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IP/11/522

Brussels, 3 May 2011

Three new EU research infrastructures on biological sciences will help tackle climate change, disease and threats to food supply

Research Ministers and the European Commission have given the green light to three new pan-European biological science research infrastructures. These extensive new facilities will help boost research and innovation on key societal challenges such as climate change, health and maintaining sufficient supplies of high quality food. The three projects will draw on resources pooled between various Member States and on EU funding. Once complete, they will be open for use by researchers from across the EU and in some cases beyond. France will coordinate an infrastructure for studying how ecosystems respond to environment and land-use changes. The United Kingdom will lead in setting up an infrastructure on systems biology with applications expected in the pharmaceutical, healthcare and agricultural sectors. The third new infrastructure, to be developed in France and Germany, will significantly enhance pan-European access to viruses, bacteria and fungi needed for research on infections affecting humans and crops, as well as for research on bio-security. These infrastructures are part of the updated Roadmap of the European Strategy Forum on Research Infrastructures (ESFRI) issued today. The overall investment for their construction is about € 0.7 billion.

Máire Geoghegan-Quinn, European Commissioner for Research, Innovation and Science, said: "Pooling national and EU resources to build pan-European research infrastructures – rather than each Member State simply going it alone – is common sense and a key part of the EU's Innovation Union plan. These collaborative efforts create economies of scale, boost EU competitiveness and deliver better value for money for taxpayers. The biological science infrastructures we are announcing today can make a major contribution to tackling some of the toughest problems we face, including climate change and threats to human health and to our food supplies."

Today's latest additions to the ESFRI Roadmap also include three energy infrastructure projects already announced in November 2010 (see IP/10/1615).

Three new research infrastructures in biological sciences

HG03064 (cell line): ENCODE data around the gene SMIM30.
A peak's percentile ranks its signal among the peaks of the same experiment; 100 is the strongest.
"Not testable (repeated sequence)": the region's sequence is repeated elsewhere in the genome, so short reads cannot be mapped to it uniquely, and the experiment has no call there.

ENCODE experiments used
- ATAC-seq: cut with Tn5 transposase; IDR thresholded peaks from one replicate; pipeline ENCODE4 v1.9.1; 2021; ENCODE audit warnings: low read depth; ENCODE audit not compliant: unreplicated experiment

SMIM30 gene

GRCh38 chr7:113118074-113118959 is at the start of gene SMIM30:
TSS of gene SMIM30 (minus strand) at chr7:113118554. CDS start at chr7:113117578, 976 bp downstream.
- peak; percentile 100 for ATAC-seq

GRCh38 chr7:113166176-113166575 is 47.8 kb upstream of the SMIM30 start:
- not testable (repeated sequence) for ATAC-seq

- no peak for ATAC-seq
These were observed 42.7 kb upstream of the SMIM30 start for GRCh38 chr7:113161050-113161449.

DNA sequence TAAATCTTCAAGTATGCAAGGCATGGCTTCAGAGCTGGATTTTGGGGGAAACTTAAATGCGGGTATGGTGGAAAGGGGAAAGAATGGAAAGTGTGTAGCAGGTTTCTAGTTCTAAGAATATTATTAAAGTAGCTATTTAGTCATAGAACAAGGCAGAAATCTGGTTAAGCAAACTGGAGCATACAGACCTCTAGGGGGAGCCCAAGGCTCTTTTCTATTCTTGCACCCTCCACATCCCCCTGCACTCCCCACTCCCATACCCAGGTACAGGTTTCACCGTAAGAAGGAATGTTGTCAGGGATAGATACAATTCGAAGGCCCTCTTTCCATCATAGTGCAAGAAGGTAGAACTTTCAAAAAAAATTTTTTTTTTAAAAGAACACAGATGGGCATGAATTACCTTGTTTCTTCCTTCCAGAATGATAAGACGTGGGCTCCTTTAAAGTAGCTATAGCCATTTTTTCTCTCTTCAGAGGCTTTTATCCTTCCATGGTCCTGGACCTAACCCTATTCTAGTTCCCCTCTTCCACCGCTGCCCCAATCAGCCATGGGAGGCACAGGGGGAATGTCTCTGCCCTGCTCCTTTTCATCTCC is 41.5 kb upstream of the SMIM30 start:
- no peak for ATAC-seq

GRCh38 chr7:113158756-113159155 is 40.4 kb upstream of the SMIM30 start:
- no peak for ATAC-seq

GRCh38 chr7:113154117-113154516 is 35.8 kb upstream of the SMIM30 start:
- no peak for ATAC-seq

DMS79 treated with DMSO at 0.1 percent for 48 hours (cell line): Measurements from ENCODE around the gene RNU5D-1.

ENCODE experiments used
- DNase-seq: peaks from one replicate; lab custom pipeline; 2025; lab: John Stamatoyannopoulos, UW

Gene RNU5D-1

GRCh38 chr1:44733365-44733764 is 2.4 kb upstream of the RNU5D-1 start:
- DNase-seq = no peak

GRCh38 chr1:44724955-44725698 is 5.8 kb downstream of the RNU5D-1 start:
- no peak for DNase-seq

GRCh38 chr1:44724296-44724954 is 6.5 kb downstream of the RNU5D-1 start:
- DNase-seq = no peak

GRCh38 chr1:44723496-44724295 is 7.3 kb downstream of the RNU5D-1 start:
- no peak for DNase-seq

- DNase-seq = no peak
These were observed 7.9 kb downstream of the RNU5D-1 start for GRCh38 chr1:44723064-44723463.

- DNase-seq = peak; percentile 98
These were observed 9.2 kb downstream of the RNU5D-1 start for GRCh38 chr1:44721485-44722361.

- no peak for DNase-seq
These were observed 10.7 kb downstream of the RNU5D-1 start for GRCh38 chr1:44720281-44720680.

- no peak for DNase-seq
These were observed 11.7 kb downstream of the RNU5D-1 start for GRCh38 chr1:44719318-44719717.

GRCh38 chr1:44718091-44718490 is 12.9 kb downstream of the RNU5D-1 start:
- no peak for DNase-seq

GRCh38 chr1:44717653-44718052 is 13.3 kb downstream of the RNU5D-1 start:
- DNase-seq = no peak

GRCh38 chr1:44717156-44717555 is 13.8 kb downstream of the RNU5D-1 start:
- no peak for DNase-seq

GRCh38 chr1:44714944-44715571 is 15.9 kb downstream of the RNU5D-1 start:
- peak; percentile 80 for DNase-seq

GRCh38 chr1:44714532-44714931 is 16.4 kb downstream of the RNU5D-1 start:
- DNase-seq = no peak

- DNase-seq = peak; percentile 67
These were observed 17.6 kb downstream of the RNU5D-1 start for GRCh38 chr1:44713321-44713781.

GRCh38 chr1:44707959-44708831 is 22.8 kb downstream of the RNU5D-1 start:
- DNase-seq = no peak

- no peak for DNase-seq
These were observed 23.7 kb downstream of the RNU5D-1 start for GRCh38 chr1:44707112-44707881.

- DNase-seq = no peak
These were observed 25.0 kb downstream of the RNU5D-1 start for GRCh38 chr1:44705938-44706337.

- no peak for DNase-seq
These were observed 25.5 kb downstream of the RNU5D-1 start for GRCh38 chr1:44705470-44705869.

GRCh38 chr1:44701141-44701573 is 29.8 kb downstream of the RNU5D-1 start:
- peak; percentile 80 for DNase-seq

Biogeochemical cycles together with biodiversity are vital to climate change and food security issues. The Infrastructure for Analysis and Experimentation on Ecosystems (ANAEE), coordinated by France, will overcome the current fragmentation of ecosystem research in Europe and develop a coordinated set of experimental platforms to analyse, detect and forecast the responses of ecosystems to environmental changes, and to develop appropriate management techniques. For the first time, the project will bring together the major experimental analytical and modelling facilities in ecosystems science in Europe. This will help in understanding terrestrial ecosystems, and the potential impact of climate change. The infrastructure will be in operation from 2015 onwards.

The estimated costs for preparation and construction are € 210 million. Institutions from 20 Member States and Associated Countries are supporting this project.

Contact for ANAEE:
Lise Poulet, Chef du service Presse-Opinion
Tel + 33 1 42 75 91 68
Mobile + 33 6 89 33 80 11,
lise.poulet@paris.inra.fr

The Infrastructure for Systems Biology-Europe (ISBE), coordinated by the United Kingdom, aims to support the convergence of life sciences with information technology and system science. In particular it will focus on systems biology connecting the best European research skills, repositories for storing and archiving data and models. This will enable researchers to address how the interaction of biological components leads to the functioning of living organisms and to create models representing these interactions. System biology will have applications in medicine, such as in the design of pharmaceuticals but also an impact on agriculture, healthcare and environment. ISBE will be in operation from 2017 on. The estimated total construction cost is about € 300 million. Organisations from 13 Member States and Associated Countries have demonstrated interest in this infrastructure.